Earlier we learned that the Egyptians abominate eating with the Hebrews (43:32), perhaps because they eat lamb. And much later, Moses will refuse Pharaoh’s permission to “sacrifice to your God in the land,” because “we shall sacrifice the abomination of the Egyptians [most likely, sheep] to the Lord our God; lo, if we sacrifice the abomination of the Egyptians before their eyes, will they not stone us?” (Exodus 8:21-22). The Egyptians abominate what the Hebrews eat, how they gain their livelihood from animals, and what they choose to sacrifice to their God. From extrabiblical sources, we learn that the Egyptians are well known for their worship of certain animals. Accordingly, they may regard the Israelite assumption of human superiority over the animal world as an abomination, a deep violation of Egyptian belief in the unity (or at least the interchangeability) of man, nature, and the divine. The Egyptians, on this interpretation, abominate those who make too much of the difference of man.
Abominable or loathsome are those sexual practices said to be characteristic of the land of Egypt behind and the land of Canaan before: incest (Leviticus 18:6-18), male homosexuality (Leviticus 18:22, 20:13), and bestiality (Leviticus 18:23). Abominable too are child sacrifice (Leviticus 18:21; Deuteronomy 12:31 and 18:9-10) and, most especially, idolatry (Deuteronomy 7:25-26), as well as the related practices of divination, soothsaying, augury, and sorcery (Deuteronomy 18:10-12). In short, abominable in Israel are those activities that deny or efface the fundamental distinctions of creation: child sacrifice, which make a child into an animal; bestiality, which makes an animal into a human being; homosexual sodomy, which makes a man into a woman; and idolatry, which makes an animal or a man or some other creature or object into a god. For the Israelite way, with its view that man – and man alone – carries the divine image, failure to see the superiority of man vis-à-vis the animals is necessarily connected with failure properly to apprehend that which is truly divine. Setting itself in direct opposition to Egyptian (and Canaanite) ways, Israel eventually will separate itself by loathing the chaos-inducing denial of the importance of separation itself.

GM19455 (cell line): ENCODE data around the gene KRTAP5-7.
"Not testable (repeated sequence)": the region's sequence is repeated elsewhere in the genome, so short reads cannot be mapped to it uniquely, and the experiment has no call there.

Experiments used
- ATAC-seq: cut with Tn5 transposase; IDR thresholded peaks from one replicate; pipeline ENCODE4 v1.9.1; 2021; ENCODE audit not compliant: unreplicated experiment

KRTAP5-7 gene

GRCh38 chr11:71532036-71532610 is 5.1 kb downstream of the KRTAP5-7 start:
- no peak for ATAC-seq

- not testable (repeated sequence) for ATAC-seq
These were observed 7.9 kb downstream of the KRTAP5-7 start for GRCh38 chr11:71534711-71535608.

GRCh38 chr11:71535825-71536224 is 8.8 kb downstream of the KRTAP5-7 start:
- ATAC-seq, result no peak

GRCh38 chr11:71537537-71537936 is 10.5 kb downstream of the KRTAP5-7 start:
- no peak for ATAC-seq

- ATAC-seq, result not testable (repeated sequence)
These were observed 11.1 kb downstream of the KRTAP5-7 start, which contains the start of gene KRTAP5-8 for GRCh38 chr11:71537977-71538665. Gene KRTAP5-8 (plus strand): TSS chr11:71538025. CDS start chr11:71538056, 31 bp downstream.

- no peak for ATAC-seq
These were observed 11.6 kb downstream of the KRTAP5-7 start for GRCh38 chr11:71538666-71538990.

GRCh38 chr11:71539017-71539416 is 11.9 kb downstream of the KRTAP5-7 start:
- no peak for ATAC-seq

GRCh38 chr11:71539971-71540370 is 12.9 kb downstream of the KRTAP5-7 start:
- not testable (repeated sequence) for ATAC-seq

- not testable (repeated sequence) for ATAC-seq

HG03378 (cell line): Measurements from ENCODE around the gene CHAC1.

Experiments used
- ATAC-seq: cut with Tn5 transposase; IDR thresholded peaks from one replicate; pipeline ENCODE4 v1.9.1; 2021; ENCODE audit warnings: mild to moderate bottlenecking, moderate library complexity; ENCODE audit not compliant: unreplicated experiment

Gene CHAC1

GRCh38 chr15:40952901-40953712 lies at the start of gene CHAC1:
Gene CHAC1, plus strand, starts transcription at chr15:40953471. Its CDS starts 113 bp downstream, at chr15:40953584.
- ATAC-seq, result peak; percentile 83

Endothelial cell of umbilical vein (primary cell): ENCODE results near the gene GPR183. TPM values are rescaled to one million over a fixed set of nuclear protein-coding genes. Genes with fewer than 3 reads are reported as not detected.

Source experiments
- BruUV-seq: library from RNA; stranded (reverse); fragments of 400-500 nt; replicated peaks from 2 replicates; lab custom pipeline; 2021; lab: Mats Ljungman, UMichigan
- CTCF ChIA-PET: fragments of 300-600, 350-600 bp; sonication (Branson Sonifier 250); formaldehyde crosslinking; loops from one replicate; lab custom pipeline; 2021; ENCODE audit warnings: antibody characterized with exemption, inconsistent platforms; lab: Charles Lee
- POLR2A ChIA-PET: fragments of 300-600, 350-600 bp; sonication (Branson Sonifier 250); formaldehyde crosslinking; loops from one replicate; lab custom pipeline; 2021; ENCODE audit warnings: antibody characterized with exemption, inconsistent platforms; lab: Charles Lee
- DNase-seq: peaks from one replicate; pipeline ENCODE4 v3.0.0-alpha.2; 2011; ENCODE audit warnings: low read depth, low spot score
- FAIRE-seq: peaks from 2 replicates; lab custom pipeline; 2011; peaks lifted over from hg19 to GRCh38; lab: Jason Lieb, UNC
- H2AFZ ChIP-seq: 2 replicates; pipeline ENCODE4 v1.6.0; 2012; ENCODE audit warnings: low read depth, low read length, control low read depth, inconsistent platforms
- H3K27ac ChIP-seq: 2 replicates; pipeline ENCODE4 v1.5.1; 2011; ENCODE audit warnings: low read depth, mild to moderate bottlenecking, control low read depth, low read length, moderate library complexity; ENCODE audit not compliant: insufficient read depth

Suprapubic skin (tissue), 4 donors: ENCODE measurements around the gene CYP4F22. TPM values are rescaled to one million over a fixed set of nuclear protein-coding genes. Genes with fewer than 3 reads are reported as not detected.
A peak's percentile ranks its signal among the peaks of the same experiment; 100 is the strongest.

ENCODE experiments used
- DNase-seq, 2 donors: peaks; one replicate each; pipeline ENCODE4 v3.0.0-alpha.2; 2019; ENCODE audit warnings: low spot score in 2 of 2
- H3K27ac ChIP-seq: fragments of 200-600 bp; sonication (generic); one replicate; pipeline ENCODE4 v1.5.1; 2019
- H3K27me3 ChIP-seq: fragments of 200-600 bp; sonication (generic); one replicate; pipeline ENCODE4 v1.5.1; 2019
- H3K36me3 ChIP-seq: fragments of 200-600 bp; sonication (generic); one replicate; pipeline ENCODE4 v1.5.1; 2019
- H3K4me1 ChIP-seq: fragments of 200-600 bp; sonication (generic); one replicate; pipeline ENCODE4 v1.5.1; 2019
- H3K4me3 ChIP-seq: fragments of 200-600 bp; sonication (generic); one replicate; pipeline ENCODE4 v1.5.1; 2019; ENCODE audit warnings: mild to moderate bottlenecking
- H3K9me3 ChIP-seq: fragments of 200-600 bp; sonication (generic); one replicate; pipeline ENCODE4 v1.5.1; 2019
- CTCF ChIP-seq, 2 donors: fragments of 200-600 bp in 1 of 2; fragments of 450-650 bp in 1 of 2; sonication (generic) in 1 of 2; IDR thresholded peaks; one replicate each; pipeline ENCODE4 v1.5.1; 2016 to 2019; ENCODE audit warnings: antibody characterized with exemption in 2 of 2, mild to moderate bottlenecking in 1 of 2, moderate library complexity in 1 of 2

Leon R. Kass – The Beginning of Wisdom p.625